He comes in carrying an armful of books—this the way we’ve seen him throughout the conference—stumbling down the halls weighted down by his stacks. It’s the final workshop of the Jubilee Conference and I’ve wandered into Byron Borger’s presentation amid a cloud of college students. I’m wanting to hear more of his story—to get his voice right…these are the things that editors do.
“I’m honored people came,” he laughs. “I wasn’t sure anyone would show up…”
He sets the books down on the table up front.
“Mind if I pray?” He says. “Let’s start with prayer.”
And this is the first glimpse I get of Byron Borger’s heart. He’s a man that starts with prayer. And in his prayer, he asks the Lord this: “…be with us now as we become a people who desire to learn for your glory…”
I am learning that this is just like Byron. He and his bride started their bookstore in Dallastown, Pa. over 30 years ago for this very reason: A desire to learn and help others learn for the glory of God. Byron shares that Hearts and Minds Bookstore grew out of his relationship with the CCO and Jubilee, that the love for reading and knowledge that he and Beth shared seemed a natural fit for such a thing. And, as their website says, it’s more than just a bookstore.
“What distinguishes us most is our enthusiasm for the development of a uniquely Christian worldview where Christ’s Lordship is honored and lived out in relevant ways in the midst of our highly secularized, post-modern culture. We offer quality books for the sake of faithful Christian living. We serve business folk, scientists, artists, college students, moms, dads (and kids!), pastors, poets and politicos. We believe Biblical faith leads to "thinking Christianly" about every area of life.”
That’s the way he talks. All the time. Byron has read a lot of books. His love for knowledge is tangible, as is his desire to help others fall in love with it. Any book you are looking for, Byron and Beth are sure to have. And if they don’t, they’ll get it for you. Because it’s about more than selling books for them.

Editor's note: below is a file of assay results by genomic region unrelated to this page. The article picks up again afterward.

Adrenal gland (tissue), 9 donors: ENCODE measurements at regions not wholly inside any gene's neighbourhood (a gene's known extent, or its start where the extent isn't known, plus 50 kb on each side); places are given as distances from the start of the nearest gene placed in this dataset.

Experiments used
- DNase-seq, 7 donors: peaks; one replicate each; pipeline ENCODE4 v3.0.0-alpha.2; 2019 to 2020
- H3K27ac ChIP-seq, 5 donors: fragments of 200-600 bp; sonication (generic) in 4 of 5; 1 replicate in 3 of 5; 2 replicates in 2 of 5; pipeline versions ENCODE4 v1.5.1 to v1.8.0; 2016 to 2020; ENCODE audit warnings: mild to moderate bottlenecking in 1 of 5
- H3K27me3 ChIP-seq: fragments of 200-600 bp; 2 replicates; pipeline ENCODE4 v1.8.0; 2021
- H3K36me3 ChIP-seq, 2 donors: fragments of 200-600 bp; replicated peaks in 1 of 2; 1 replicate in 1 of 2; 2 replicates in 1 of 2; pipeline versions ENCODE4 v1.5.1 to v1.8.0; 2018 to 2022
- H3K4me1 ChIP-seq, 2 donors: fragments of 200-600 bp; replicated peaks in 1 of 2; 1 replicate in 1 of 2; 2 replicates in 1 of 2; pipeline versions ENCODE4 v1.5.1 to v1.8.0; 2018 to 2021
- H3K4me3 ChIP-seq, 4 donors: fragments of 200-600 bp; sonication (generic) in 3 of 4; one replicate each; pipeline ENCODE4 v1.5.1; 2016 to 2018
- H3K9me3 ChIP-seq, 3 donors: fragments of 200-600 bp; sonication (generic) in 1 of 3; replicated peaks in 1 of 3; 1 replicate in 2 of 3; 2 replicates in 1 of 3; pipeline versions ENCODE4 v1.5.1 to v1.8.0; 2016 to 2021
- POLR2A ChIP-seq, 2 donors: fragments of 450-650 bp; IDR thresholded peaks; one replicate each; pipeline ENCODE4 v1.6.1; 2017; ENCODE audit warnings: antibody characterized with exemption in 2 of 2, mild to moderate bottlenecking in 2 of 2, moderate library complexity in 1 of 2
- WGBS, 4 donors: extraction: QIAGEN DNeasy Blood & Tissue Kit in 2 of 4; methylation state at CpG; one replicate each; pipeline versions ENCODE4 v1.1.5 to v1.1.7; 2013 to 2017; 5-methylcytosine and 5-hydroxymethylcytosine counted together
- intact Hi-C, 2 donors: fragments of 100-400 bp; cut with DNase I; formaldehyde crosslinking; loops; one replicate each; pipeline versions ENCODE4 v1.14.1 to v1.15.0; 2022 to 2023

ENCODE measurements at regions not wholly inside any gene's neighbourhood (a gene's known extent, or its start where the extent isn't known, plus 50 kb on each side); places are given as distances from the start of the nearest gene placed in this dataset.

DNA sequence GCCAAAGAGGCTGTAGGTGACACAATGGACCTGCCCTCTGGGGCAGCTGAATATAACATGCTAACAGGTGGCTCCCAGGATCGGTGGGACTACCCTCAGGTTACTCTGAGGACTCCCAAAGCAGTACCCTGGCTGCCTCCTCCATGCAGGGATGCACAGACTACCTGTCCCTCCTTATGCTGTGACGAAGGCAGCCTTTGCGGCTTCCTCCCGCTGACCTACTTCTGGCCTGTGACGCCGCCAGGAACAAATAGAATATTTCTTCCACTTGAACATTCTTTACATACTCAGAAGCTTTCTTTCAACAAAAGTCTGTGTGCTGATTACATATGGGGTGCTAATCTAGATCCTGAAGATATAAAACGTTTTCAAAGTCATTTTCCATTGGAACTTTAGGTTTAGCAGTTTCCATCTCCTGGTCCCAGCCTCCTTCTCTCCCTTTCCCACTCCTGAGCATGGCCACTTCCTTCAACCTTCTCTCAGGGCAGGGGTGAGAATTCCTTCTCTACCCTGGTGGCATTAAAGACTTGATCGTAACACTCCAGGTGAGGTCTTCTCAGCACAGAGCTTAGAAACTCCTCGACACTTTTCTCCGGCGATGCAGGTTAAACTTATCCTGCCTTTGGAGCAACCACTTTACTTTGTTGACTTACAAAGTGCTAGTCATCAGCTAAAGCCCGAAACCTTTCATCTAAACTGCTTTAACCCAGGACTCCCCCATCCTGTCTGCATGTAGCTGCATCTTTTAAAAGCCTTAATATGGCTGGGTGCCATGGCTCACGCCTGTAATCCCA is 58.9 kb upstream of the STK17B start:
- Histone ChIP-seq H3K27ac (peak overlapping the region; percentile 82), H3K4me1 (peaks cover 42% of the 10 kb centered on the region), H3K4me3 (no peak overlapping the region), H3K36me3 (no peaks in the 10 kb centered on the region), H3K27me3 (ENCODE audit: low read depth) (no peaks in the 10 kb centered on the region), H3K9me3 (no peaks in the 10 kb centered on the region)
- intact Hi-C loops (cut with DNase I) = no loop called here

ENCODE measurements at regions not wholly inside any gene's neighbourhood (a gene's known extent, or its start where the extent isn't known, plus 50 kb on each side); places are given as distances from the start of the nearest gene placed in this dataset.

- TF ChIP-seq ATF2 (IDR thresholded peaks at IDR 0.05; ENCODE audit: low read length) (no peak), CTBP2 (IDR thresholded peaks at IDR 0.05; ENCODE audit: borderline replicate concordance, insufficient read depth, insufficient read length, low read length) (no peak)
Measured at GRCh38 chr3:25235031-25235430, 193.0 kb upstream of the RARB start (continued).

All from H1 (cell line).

In that quick hour and fifteen minutes of Byron’s workshop, he covered wide terrain. He talked about culture-making, assuming a Christian worldview, the importance of reading widely, the crisis of compartmentalization, the erosion of the Christian mind…and so many other topics. He covered a year’s worth of sermons, I believe.
Mostly he encouraged us to read.
“To live that holistic seamless life is a call to adventure and a call to think through the connections of life. Reading is a strategy to help you do that. The word disciple means ‘learner’, so when Jesus called his disciples he called them to be life-long learners.”
Isn’t that what he calls us to be too?
If you are looking for a book in the future, might I recommend you shop for it at Hearts and Minds? Byron and Beth have left the welcome mat out for you.
Byron is writing our final post in our discussion of Tim Keller and Katherine Leary Alsdorf’s Every Good Endeavor over at The High Calling today. If you have time, I think you’ll be blessed by what he has to say.
How do you embrace the God-joy? Every Monday I’ll be sharing one of my Playdates with God. I would love to hear about yours. It can be anything: outside, quiet time. Maybe it’s solitary. Maybe it’s loud and crowded. Just find Him. Be with Him.